Democratic majority shrinks, but finds unity
House Democrats have been largely unified in the opening weeks of the new Congress, suffering few defections at a time when their slimmed-down majorities make it crucial their party stays together.
Things can always change as tougher caucus battles form over policy matters, and as Republicans seek to put vulnerable centrists in tough spots.
But so far, the Democratic majority in the House is holding, with only one Democrat voting against the $1.9 trillion COVID-19 relief package this week.
Democrats point to a range of factors.
The party watered down rules for motions to recommit, making it more difficult for Republicans to win on the measures designed to embarrass the majority. During the last session, several GOP motions to recommit were successful, but they have been falling short lately.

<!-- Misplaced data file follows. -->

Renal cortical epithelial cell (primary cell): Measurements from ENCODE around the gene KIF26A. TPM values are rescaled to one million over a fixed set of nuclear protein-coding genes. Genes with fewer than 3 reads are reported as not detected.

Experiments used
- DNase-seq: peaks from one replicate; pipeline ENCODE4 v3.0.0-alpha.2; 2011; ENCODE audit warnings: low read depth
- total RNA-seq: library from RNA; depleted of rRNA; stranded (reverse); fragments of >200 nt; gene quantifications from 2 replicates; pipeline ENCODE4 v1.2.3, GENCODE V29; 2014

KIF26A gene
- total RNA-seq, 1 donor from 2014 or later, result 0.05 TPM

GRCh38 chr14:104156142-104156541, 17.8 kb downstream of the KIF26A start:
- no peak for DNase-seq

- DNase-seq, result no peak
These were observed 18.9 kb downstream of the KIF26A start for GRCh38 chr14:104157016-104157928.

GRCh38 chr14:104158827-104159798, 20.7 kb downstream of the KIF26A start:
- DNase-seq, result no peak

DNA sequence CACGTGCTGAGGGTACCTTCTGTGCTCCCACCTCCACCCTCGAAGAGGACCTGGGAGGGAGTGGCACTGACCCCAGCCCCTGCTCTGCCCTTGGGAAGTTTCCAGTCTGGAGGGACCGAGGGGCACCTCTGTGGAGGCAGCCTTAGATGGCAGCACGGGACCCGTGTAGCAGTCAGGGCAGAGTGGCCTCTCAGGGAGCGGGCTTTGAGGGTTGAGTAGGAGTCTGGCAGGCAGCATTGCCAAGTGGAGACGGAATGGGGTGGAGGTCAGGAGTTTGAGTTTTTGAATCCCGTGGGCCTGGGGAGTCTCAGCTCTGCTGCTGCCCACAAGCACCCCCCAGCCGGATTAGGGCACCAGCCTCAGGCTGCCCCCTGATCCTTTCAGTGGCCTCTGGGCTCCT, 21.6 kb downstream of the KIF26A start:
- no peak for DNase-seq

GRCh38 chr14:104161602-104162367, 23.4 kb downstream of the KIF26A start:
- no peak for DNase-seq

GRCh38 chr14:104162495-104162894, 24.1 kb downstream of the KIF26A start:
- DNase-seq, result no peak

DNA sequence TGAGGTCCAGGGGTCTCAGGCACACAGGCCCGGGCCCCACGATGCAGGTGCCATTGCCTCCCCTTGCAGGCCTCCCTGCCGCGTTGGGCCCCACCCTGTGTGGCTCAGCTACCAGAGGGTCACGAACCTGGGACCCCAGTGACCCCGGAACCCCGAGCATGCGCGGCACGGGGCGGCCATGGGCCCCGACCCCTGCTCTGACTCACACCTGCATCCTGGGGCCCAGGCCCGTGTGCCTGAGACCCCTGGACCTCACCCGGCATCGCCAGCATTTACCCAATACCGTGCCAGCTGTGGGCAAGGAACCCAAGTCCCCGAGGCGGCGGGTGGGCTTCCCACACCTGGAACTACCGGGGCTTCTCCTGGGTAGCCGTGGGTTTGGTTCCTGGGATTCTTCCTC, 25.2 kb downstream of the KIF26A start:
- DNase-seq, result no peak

The party also acknowledges the tight majority just means it can’t afford more than a few defections on anything anymore.
“It clearly makes a difference that we know we don’t have any votes to spare,” said Rep. Dan Kildee (Mich.), House Democrats’ chief deputy whip.
House Democrats hold 220 seats to the GOP’s 211, with four vacancies.
They lost one member this past week after now-former Rep. Marcia Fudge (D-Ohio) was confirmed by the Senate on Wednesday to serve as Secretary of Housing and Urban Development. Their numbers will shrink even further once the Senate votes to confirm Rep. Deb Haaland (D-N.M.) as Interior secretary, something that is expected to take place Monday.